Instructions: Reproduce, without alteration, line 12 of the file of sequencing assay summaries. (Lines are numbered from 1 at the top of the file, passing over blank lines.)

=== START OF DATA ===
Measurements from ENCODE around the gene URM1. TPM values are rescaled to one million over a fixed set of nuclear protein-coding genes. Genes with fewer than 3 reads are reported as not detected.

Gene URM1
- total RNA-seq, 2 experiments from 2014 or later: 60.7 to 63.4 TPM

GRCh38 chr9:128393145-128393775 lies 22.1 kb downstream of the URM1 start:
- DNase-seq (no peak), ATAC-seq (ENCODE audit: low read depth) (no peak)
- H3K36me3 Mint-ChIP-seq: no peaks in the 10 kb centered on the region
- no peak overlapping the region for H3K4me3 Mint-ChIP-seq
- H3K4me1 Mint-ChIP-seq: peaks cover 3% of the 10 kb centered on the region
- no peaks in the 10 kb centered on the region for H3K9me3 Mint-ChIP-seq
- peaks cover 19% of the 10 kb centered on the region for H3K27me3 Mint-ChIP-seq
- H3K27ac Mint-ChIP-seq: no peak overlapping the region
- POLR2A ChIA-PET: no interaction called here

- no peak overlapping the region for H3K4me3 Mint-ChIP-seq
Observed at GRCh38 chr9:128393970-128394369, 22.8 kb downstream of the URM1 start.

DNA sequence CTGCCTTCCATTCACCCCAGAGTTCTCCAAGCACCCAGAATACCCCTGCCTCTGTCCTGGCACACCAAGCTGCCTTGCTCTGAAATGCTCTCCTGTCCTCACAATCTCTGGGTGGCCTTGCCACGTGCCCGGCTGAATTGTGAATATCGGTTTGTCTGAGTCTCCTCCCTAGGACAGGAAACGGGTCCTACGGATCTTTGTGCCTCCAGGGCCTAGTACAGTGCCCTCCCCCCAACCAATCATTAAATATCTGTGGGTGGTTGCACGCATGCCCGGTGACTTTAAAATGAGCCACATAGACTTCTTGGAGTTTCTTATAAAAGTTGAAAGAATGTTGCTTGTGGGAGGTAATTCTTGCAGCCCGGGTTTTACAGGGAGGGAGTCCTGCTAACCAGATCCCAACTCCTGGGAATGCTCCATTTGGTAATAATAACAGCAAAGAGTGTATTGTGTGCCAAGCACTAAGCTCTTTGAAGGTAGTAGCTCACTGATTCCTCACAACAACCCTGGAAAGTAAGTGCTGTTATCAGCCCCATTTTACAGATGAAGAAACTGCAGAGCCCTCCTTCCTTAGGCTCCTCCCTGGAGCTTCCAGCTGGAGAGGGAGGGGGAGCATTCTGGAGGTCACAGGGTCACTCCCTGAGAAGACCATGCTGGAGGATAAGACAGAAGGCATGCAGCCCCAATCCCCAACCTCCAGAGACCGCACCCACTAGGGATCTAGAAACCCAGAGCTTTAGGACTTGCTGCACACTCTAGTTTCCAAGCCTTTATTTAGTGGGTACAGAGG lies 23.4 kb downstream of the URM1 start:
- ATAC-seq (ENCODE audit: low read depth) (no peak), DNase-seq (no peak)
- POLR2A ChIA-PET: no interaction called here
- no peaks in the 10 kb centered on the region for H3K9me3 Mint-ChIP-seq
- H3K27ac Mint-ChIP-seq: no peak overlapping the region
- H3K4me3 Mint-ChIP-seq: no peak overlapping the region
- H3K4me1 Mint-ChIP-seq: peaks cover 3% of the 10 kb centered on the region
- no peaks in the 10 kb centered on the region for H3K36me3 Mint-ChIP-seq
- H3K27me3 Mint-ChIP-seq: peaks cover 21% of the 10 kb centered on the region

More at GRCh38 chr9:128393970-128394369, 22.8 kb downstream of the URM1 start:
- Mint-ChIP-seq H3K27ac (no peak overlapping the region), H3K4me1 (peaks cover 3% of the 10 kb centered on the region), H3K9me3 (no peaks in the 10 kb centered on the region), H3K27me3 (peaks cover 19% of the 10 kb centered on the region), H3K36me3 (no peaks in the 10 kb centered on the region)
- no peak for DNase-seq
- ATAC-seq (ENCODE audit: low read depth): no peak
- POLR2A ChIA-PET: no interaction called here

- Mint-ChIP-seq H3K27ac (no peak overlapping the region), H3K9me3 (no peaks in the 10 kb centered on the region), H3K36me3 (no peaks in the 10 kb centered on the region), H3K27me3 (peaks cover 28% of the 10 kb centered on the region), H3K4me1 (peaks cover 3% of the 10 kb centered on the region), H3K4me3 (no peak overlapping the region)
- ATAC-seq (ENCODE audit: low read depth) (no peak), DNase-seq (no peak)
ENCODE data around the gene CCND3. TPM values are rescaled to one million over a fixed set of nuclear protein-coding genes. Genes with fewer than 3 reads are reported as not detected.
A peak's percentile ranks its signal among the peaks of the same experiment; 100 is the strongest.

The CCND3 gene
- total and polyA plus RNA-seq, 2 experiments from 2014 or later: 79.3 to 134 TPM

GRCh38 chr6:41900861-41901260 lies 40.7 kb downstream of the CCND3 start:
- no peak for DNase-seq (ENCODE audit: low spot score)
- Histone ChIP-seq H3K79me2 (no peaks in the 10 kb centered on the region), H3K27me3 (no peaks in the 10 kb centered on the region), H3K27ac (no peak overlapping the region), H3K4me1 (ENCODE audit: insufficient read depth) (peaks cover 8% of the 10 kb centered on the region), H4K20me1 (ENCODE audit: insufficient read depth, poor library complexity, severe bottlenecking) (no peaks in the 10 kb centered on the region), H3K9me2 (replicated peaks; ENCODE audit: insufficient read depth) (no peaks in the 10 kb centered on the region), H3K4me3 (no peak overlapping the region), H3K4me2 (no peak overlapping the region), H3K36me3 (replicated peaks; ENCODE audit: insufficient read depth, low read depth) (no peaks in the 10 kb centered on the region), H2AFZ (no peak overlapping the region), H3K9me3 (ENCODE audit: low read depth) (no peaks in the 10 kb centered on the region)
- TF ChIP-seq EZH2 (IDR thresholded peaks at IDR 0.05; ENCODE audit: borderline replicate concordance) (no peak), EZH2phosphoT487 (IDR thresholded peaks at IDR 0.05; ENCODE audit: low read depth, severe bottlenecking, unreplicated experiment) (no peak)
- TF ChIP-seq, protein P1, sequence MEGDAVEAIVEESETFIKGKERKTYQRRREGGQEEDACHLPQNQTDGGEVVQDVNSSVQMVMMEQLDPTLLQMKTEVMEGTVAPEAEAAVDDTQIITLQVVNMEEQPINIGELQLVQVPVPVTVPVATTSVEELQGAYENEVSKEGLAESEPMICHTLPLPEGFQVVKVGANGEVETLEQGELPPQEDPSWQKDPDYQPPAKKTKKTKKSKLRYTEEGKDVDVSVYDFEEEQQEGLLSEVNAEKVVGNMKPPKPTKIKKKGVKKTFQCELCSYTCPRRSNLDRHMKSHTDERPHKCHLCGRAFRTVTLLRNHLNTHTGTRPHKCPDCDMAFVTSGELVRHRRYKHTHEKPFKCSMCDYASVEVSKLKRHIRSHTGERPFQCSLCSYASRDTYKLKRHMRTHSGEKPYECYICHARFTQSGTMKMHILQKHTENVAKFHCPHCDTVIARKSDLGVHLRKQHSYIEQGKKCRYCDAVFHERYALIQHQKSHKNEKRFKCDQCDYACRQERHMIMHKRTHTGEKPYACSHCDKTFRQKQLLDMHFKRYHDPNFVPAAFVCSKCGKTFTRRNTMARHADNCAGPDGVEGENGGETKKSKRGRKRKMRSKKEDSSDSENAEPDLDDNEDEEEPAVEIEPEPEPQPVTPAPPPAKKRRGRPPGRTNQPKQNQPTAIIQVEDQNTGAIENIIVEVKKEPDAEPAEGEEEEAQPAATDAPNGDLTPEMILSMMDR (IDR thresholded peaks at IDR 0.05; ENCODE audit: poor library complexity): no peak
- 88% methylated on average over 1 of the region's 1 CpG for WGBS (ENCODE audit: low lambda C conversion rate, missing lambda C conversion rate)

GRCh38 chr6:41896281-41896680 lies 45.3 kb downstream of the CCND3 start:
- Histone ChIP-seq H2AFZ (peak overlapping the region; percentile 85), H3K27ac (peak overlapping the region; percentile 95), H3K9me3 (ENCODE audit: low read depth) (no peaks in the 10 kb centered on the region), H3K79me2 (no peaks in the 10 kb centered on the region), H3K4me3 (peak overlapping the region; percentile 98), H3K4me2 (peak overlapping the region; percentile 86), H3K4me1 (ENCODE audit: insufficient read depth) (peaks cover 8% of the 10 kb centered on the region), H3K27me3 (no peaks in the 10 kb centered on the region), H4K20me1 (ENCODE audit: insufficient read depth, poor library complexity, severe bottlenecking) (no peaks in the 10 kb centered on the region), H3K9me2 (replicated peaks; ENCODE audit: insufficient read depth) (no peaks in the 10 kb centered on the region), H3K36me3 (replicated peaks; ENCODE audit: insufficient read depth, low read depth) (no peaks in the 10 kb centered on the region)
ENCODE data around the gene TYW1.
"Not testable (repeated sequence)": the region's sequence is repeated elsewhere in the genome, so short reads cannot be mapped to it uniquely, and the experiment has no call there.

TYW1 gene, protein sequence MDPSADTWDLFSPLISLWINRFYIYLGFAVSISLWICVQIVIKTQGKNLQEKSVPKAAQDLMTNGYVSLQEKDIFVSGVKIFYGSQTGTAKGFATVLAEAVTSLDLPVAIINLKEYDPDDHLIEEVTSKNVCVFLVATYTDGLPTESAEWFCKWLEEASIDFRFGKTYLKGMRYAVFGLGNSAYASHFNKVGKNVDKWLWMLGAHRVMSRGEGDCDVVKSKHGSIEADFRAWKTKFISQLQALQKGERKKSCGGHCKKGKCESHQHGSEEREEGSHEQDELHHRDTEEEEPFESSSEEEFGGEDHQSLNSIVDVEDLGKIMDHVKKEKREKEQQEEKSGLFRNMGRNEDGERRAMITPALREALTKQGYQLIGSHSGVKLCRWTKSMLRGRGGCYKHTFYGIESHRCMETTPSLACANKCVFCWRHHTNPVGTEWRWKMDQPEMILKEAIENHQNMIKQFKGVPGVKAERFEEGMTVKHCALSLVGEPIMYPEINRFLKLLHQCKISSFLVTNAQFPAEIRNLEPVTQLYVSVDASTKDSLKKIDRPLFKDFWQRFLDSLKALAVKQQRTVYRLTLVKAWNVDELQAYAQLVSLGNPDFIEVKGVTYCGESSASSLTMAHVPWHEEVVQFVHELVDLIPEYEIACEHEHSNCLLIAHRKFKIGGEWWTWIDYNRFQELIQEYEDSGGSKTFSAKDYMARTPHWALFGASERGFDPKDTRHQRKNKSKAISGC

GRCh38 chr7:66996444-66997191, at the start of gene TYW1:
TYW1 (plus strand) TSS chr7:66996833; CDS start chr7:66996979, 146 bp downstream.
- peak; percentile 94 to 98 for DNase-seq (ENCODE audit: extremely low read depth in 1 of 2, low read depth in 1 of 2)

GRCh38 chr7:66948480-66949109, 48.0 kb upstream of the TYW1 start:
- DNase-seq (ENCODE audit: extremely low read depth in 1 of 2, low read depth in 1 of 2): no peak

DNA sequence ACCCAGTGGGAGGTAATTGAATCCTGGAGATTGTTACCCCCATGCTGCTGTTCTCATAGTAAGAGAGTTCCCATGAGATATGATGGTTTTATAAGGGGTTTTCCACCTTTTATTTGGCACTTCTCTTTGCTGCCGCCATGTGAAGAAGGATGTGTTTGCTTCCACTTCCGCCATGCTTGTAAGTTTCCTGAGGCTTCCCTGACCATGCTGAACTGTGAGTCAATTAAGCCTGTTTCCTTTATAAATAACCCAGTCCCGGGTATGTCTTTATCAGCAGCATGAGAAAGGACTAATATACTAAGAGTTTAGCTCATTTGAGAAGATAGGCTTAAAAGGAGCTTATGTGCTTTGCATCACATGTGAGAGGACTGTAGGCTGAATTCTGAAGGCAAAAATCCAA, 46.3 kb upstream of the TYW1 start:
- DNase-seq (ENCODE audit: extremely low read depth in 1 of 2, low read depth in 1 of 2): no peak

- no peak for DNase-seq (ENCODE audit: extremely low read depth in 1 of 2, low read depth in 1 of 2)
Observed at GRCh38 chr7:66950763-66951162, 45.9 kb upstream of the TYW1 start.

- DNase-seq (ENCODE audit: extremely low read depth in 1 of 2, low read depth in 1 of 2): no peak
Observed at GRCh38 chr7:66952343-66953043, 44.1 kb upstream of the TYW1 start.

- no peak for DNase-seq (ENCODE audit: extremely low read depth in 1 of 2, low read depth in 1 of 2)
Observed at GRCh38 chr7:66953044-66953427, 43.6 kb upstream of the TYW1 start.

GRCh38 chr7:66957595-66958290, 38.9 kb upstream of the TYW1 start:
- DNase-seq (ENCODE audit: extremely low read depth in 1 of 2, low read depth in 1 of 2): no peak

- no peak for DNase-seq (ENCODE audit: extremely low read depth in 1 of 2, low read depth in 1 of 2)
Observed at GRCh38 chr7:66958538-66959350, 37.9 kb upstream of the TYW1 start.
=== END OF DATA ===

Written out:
- POLR2A ChIA-PET: no interaction called here